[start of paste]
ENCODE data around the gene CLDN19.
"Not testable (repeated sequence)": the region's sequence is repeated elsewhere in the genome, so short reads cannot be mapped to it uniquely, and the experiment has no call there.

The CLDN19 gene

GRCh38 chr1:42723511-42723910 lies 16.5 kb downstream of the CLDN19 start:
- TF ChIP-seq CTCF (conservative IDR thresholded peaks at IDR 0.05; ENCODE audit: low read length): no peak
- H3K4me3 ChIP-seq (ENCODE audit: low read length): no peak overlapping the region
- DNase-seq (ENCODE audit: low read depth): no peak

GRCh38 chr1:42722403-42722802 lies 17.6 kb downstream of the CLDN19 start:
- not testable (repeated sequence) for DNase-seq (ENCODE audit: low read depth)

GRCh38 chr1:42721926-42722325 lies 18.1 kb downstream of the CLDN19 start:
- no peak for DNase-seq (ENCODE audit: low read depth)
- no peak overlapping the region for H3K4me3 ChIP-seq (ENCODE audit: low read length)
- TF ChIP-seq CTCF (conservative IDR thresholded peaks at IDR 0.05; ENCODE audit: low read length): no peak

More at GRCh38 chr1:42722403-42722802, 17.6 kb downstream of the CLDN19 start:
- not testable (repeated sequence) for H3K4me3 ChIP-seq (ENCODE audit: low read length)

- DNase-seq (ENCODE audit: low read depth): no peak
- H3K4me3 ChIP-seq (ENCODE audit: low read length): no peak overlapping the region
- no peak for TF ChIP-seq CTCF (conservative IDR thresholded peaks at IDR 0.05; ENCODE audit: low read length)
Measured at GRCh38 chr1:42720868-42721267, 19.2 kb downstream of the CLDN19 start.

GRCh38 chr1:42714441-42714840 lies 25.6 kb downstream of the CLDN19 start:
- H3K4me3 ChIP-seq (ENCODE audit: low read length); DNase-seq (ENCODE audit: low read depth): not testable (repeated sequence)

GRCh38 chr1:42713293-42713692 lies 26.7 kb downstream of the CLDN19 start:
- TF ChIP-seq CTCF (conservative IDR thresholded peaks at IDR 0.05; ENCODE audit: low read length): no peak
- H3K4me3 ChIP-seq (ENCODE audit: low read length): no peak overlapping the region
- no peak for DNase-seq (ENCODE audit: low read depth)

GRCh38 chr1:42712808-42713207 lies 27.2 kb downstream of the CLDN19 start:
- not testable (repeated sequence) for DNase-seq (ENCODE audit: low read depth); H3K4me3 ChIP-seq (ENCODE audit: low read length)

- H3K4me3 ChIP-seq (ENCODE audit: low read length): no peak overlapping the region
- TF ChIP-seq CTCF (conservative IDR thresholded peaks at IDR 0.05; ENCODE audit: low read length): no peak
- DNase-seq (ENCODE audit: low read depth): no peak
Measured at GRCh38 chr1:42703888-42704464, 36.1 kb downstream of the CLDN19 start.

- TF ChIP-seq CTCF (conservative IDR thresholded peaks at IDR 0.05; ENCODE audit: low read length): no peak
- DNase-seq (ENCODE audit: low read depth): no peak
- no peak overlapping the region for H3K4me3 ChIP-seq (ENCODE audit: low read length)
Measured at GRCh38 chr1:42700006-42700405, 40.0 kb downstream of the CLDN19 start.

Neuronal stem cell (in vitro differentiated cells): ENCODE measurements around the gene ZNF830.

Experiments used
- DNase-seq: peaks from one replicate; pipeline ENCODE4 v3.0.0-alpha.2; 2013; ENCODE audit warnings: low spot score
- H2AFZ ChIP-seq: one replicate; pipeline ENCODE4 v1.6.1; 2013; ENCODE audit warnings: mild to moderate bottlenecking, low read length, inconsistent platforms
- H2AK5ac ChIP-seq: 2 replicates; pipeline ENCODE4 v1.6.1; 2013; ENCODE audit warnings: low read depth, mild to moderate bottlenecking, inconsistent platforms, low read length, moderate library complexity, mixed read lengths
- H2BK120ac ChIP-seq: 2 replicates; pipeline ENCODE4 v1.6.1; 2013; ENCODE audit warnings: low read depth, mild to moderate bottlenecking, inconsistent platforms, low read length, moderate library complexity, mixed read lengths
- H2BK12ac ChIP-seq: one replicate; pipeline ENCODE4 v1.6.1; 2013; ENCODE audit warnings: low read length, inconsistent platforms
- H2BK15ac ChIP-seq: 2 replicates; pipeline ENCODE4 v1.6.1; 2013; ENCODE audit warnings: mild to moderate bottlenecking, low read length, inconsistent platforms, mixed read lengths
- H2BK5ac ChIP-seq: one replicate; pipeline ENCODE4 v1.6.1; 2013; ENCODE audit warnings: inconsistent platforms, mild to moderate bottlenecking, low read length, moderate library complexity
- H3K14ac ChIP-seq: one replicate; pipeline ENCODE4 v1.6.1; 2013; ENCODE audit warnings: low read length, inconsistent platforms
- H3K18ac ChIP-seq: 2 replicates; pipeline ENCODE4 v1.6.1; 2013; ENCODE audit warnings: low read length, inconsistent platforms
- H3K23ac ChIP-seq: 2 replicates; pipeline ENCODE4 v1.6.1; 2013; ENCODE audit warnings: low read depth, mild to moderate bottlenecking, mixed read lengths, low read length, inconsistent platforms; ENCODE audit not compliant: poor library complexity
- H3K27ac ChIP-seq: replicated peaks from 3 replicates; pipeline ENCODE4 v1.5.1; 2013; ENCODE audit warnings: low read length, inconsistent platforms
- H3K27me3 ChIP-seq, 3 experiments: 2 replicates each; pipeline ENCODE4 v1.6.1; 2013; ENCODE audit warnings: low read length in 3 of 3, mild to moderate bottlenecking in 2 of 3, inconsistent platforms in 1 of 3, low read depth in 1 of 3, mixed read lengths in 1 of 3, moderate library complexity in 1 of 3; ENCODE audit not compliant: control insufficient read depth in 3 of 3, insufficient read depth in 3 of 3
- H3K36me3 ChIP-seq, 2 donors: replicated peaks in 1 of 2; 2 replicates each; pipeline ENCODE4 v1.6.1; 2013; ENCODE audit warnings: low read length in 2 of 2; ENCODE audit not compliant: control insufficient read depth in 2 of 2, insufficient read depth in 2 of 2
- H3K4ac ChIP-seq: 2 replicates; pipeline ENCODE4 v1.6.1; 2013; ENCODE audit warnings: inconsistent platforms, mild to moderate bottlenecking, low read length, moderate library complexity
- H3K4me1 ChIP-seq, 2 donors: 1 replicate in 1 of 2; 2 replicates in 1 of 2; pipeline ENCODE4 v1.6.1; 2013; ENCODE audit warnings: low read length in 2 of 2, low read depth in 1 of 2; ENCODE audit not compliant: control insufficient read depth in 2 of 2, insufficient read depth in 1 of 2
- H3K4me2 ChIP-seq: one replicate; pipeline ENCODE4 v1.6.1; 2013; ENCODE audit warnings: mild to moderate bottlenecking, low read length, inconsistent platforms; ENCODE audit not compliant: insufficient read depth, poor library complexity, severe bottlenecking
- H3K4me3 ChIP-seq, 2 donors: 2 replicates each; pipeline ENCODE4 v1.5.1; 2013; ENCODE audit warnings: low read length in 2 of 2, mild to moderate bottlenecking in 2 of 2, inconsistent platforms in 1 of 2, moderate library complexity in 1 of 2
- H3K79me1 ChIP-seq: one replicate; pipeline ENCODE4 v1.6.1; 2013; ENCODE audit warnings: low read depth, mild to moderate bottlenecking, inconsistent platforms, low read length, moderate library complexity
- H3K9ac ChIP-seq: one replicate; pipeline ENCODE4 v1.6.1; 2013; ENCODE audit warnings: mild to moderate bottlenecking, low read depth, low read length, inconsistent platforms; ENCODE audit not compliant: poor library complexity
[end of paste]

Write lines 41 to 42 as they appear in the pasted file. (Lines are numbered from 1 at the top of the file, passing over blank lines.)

- H2BK120ac ChIP-seq: 2 replicates; pipeline ENCODE4 v1.6.1; 2013; ENCODE audit warnings: low read depth, mild to moderate bottlenecking, inconsistent platforms, low read length, moderate library complexity, mixed read lengths
- H2BK12ac ChIP-seq: one replicate; pipeline ENCODE4 v1.6.1; 2013; ENCODE audit warnings: low read length, inconsistent platforms